We Persist: A Reflection by Bishop Hee-Soo Jung


We Persist: A Reflection by Bishop Hee-Soo Jung

18 Then Jesus[a] told them a parable about their need to pray always and not to lose heart. 2 He said, “In a certain city there was a judge who neither feared God nor had respect for people. 3 In that city there was a widow who kept coming to him and saying, ‘Grant me justice against my opponent.’ 4 For a while he refused; but later he said to himself, ‘Though I have no fear of God and no respect for anyone, 5 yet because this widow keeps bothering me, I will grant her justice, so that she may not wear me out by continually coming.’” 6 And the Lord said, “Listen to what the unjust judge says. 7 And will not God grant justice to his chosen ones who cry to him day and night? Will he delay long in helping them? 8 I tell you, he will quickly grant justice to them. And yet, when the Son of Man comes, will he find faith on earth?”

Dear Siblings in Christ,

Greetings in the hope that is ours in the gospel.

By now you know Kyle Rittenhouse was acquitted on all the charges stemming from the night the seventeen-year-old violated curfew and took an AR-15 to a protest. During that protest, he shot three men, killing two. He claimed the violence was in self-defense. The protest was in response to the police shooting of Jacob Blake. Blake was shot in the back multiple times, leaving him paralyzed.

Many of you have been reflecting on the verdict yesterday. I have been in prayer and perplexed reflection. I come to you today to offer a pastoral word as part of our praxis that must bend toward justice.

Mr. Rittenhouse may have been acquitted by a jury of his peers, but we must not confuse this with moral exoneration for bringing a loaded AR-15 to a protest and helping to create the conditions that led to a loss of life. In the 2016 Book of Resolutions, we are reminded that Jesus called his followers to be peacemakers (Matthew 5:9) and “we call upon United Methodists to prayerfully address gun violence in their local context (para. 3428).” Yet, more deeply, this tragedy is about more than gun violence.

Our systems are not designed to deliver a common good that reflects equity and God’s dream of shalom. Our systems deliver unequal health outcomes, education outcomes, economic outcomes, and justice outcomes, and that was being protested. This verdict increases the likelihood of vigilante justice which exacerbates the harm of unequal justice.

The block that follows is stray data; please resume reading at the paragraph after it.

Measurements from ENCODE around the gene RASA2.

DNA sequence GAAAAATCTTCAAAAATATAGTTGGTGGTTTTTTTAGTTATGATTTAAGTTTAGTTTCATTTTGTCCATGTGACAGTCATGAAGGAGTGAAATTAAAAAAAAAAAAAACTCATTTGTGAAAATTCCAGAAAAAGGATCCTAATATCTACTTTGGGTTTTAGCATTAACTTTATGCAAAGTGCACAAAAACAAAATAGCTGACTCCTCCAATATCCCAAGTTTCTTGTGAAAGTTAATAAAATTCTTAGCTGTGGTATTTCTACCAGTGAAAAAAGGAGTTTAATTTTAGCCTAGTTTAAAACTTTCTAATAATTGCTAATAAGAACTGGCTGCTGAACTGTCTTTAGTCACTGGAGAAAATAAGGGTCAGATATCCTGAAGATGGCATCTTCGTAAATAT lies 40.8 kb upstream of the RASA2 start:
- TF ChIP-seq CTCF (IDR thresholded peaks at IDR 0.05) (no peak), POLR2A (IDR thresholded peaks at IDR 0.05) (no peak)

In Luke 18:1-8, “Jesus told them a parable about their need to pray always and not to lose heart.” In that local context there was a judge who did not respect God or people. In telling this parable, Jesus centers a woman whose voice breaks the culture of silence that shields broken justice. Jesus centers the voice that does not have an advocate in the delivery of justice. For those who are bystanders in the parable, and perhaps for many of us, the first casualty of injustice is that we no longer imagine God’s newness is possible. We forget God can break into our moments with justice and mercy. It is the widow’s persistent cry for justice that embarrasses the judge into delivering the integrity owed to her. The widow’s speech and action remind the world how far we are from God’s Shalom--until the truth becomes too painful to deny. Persistence does not give up the legitimacy of justice because it has not yet been delivered. The widow does not hand over her moral compass in resignation. Her speech and action persist until a failed system speaks God’s agency.

The passage continues with some pointed questions for the disciples: “will not God grant justice,” and, “when the Son of Man comes, will he find faith on earth?” Not only would our speech and action pester the world for Shalom, but we must also create our own systems that embarrass the world’s inequity. We must also persist in our own house until we create our own systems of equity so that the Son of Man finds us faithful. What we can we do? Pray and not lose heart. Persist with speech and action that boldly hopes in God’s capacity for newness. Create systems with the hopeful imagination of the prophets who looked for a day that weapons would become farm implements and we would not hurt or destroy on God’s holy mountain. We must not relinquish the hope that we have in the gospel of God.

I am praying for the people of Kenosha, for systems to increase justice, and for our own advance of racial justice and radical inclusion as we make disciples for the transformation of the world. I appreciate your faithfulness and persistence. In Christ, we persist. Thank you for your ministry.

In the hope of Christ,

Bishop Hee- Soo Jung